When I decided to write a mystery, I wanted it to be told from the point of view of my protagonist, Isabel Long. And now that I released the second, Redneck’s Revenge, I am glad I stuck with that format. I also used present tense because I want my readers to feel they are part of the action but more about that later.
First, let me tell you about Isabel Long. She’s a former long-time journalist who is trying her hand at solving mysteries. After all, she has a lot of time on her hands after she lost her job managing a newsroom when the paper went corporate. Besides, her first case was also her first big story as a rookie reporter — and one of the cold case files she snagged from the newsroom on her last day.
Isabel is savvy and sassy. She’s got a great sense of humor. She doesn’t take crap from anyone. But she is a great listener and can relate well with others. Basically, she takes what she knew as a reporter and applies it to being an amateur sleuth. This comes in handy because her second case takes her to a town she is unfamiliar with and also a rather rough group of folks.
For that case, a woman hires her to find out how her father died. The cops say he was drunk when his house caught fire. She says he was murdered. Could it be the work of two drug-dealing brothers, a rival junkyard owner, or an ex-husband? Isabel is going to find out.
Anyway, I wanted you to get the full picture of Isabel by letting her talk her way through my two books so far in this series — Chasing the Case and Redneck’s Revenge. The third, Checking the Traps, will be released next year.
I also wanted my readers to focus on Isabel. I know I sometimes get a little lost when there are so many POVs in a novel I’m reading. I sometimes have to remind myself who the character is.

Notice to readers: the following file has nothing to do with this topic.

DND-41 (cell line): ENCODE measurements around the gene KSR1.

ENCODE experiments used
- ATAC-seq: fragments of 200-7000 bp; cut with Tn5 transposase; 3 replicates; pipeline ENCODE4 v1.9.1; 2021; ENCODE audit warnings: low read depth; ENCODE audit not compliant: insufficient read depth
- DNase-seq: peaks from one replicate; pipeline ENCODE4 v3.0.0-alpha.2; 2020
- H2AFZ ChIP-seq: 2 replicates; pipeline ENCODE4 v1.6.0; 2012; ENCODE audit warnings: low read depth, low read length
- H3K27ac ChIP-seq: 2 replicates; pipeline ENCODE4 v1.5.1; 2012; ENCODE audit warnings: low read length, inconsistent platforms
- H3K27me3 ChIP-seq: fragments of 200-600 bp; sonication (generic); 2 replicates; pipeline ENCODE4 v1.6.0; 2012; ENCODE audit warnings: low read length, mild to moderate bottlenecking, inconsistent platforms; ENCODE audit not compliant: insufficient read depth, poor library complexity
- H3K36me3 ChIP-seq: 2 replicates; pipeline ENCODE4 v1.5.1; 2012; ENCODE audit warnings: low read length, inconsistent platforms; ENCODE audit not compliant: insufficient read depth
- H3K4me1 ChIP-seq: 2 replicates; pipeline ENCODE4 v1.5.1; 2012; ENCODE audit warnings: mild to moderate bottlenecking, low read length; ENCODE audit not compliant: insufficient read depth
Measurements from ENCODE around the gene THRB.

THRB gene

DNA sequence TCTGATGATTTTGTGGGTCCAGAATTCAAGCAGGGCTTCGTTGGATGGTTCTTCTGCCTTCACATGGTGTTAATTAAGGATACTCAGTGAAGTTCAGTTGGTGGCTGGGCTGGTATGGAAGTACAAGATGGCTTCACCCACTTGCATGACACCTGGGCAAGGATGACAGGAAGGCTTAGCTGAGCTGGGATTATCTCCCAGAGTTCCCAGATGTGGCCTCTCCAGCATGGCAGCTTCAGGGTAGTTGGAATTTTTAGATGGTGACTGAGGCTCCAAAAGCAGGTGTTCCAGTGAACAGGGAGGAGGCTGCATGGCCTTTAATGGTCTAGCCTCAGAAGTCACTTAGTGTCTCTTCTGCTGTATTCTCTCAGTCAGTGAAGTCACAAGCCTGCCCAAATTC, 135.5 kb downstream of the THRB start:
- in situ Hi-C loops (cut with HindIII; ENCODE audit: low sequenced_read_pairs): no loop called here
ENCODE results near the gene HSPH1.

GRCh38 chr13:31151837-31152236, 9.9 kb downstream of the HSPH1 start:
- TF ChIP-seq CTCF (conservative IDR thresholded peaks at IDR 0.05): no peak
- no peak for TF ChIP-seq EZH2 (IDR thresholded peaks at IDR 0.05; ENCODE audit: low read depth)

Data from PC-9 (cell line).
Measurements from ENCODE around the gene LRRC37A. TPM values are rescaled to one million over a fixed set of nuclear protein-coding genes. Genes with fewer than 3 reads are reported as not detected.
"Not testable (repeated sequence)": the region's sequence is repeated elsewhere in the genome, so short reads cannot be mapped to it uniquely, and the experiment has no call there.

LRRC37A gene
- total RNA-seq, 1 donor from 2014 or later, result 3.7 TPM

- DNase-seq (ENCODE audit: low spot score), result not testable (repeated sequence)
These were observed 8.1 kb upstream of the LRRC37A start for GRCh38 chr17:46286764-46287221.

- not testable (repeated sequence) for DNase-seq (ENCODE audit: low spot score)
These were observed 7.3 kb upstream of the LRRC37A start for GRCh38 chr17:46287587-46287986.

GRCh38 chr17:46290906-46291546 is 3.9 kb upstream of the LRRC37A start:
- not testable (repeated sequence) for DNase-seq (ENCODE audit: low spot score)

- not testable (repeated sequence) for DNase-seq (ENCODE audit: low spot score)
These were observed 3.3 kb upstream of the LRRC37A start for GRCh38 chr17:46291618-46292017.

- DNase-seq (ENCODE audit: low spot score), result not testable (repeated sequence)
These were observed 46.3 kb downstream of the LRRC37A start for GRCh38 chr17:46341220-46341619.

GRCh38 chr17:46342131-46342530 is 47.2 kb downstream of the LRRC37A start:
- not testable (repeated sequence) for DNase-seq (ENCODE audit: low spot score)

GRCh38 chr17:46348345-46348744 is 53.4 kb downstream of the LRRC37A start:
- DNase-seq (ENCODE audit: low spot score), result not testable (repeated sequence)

Why present tense? It can be tricky to write. I have written only one other book, as yet unpublished, that way. But I believe it works with Isabel because sometimes she even talks directly to the reader.
Here’s an excerpt from Redneck’s Revenge, to put you in the mood. In this scene, she’s meeting with Lin Pierce, a licensed private investigator.
All right, Lin, enough with the dillydallying. Let’s get on with it.
“As I said over the phone… ”
He waves his hand.
“Yes, that. You said you want to work for me to fulfill one of your requirements to get a P.I. license.”
“So, what would make you qualified to be an associate? Have you ever worked in law enforcement?”
I shake my head.
“A cop? No. I was a journalist for over thirty years. I started as the Conwell correspondent for the Daily Star. Adela Collins’ disappearance was my first big story.” I watch his head bounce in recognition. “I knew how to chase a story. I found the pieces and put them together. I believe the skills are transferable, except I’d never carry a gun or wrestle anybody to the ground.”
He squints as he thinks.
“I recall reading your stories. Didn’t you used to run the paper?”
“Uh-huh, for fifteen years until it got bought out,” I say. “As I explained over the phone, I’m not looking to take your cases although I’d be willing to help if you need it. I’ll find my own.”
“Well, I’ve never hired anybody and frankly, I couldn’t afford you if I did.” His voice drops. “I’d say I’m semi-retired. I own this building, so it’s convenient to keep an office. It helps with taxes.”
I was prepared for this.
“How about a buck a day? Could you afford that?”
“You work cheap, Isabel.”
MORE: This post appeared first in Zooloo Book Blog as part of a tour in Rachel’s Random Resources.
ABOUT THE PHOTO ABOVE: A creative use of old screwdrivers. Piece of art found outside a studio on State Street in our village of Shelburne Falls, Massachusetts.